Buy or Cry? Don’t panic about hay prices quite yet
That’s the question on many producers’ minds these days as they begin stockpiling winter forages.
While much of the Black Hills and Eastern South Dakota have received ample moisture this summer making for ideal growing conditions, the persistent moisture and humidity is dampening hay quality in the region.
According to the most recent USDA AMN South Dakota Weekly Hay Summary, “The challenges faced by hay growers in East River this season to put up dry hay continued again this week. Showers and poor curing conditions, through midweek, made it very difficult if not impossible to put up high quality hay. The humidity and threat of showers finally left the area on Thursday which opened a window producers needed to get their second cutting of alfalfa started. A large amount of first cutting alfalfa and grass hay was put up under very poor curing conditions and second cutting was delayed due to persistent rains.”
Zane Williams, of Williams Hay and Cattle in Irene, S.D., says his ranch has received 14.8 inches of rain since the end of May combined with additional moisture from the heavy snowfall they received during the late April snow storms.
“Everything was about two weeks behind from the get-go,” said Williams, who harvests 450 acres of hay annually, primarily to sell in the dairy market. “The corn looks fantastic where it isn’t drowned out. Alfalfa was also delayed some, but our first cutting was very good quality and made over 2 ton on our best fields although we did have a field with early weevil problems that took the quality down a lot. Dairy hay is up $20/ton from last year, and feedlot hay is probably $15/ton higher right now.”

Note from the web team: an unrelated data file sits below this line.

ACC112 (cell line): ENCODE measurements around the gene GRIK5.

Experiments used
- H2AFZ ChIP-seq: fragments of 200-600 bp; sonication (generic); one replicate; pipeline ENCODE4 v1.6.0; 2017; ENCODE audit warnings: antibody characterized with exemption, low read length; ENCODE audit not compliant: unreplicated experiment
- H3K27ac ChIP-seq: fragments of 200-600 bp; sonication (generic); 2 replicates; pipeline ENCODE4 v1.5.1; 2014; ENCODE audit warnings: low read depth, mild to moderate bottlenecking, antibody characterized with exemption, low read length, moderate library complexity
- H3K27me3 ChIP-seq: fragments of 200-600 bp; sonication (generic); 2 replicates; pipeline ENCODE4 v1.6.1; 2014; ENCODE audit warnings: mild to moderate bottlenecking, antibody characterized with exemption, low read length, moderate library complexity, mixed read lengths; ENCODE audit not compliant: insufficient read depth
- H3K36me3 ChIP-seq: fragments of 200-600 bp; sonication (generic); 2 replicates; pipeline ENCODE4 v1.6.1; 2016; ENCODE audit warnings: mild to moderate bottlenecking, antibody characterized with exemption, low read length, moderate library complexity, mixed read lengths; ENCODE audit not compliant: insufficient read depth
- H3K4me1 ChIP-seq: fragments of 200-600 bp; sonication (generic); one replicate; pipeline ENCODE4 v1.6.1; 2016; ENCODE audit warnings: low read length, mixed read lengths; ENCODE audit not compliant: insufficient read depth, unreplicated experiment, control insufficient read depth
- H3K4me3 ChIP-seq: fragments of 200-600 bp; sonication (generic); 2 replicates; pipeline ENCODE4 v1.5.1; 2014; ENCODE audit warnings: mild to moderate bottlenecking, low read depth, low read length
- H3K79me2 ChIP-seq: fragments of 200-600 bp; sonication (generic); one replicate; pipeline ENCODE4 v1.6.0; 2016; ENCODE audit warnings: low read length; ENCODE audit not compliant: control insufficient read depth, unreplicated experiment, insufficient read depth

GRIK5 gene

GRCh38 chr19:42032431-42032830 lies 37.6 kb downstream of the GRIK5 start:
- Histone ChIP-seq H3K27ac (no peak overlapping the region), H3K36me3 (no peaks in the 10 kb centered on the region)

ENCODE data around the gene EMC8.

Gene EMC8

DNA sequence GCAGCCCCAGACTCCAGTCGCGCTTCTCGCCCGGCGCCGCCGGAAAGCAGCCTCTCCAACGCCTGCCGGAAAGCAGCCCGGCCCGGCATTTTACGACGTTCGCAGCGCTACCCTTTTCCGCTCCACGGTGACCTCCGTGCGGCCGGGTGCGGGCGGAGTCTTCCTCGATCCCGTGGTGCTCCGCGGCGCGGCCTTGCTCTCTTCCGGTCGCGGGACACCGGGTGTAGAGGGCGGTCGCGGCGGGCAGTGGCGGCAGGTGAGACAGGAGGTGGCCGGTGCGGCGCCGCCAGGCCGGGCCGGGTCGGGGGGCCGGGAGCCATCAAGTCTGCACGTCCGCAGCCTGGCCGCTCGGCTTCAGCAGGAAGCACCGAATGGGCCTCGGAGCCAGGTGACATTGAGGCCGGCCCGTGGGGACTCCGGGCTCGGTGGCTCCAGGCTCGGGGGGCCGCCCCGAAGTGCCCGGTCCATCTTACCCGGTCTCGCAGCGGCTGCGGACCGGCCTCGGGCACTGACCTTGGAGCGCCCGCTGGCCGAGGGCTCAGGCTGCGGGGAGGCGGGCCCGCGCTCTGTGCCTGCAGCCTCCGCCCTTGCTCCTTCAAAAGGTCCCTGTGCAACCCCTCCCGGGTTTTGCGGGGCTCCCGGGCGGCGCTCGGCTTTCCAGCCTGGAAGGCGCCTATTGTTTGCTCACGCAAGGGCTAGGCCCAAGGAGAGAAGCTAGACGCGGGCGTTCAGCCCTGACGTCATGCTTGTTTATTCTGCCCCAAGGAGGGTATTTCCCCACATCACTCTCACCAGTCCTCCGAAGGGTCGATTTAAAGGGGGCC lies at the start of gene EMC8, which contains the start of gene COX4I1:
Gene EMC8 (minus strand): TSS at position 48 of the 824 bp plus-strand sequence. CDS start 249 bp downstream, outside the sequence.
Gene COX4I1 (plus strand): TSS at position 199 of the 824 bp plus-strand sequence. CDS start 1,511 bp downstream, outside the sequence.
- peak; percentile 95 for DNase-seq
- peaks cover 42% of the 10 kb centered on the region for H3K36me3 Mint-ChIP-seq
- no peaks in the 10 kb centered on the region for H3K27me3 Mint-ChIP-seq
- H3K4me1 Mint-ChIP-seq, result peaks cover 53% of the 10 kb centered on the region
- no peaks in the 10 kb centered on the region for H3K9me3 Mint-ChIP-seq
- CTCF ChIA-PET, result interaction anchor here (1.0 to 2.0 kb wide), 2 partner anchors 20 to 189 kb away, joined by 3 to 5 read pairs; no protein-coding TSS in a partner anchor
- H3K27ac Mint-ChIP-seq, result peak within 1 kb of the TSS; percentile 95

In contrast, haying is in full swing in western South Dakota with hot and dry conditions in the forecast. While the majority of South Dakota has found relief from the severe drought experienced over the past two years, there are still ranchers who are feeling the effects of drought-like conditions.
The USDA Hay Summary reports, “Drought conditions have improved, but there still is a large pocket of moderate to severe drought around the Huron and Aberdeen area. The severe drought in West River has improved with only an area of D0 drought (abnormally dry) in the northwest corner of the state.”
“In our area, the hay is thin like it was last year,” said Lance Perrion, of Perrion Farms in Ipswich, S.D. “You only have to go about 30 miles away though, and there’s plenty of hay. We sell a couple thousand bales every year, with a fair amount headed West River. This year, there’s been lots of rain that way, so there isn’t the hay demand right now that we’ve had in previous years.”
Further west, Sam Hales of Hales Hay Bales in Evansville,Wyo., puts up irrigated hay, so production doesn’t vary much from year to year; however, he says from what he’s seen, most of eastern and northern Wyoming, as well as central and western South Dakota are in much better shape than the last couple of years, thanks to timely rains.
“Production is behind schedule because of the great moisture we have received,” Hales said. “As a result, there has been some early panic buying, mostly for premium hay shipping to Colorado or points south and east. We were trucking a lot of hay to ranchers early in the season the last couple of years, but this year, the phone has been very quiet on that front so far. Of course, producers are trying to hold hay prices up, but my gut says prices will definitely soften when all of the dry land hay starts hitting the market.”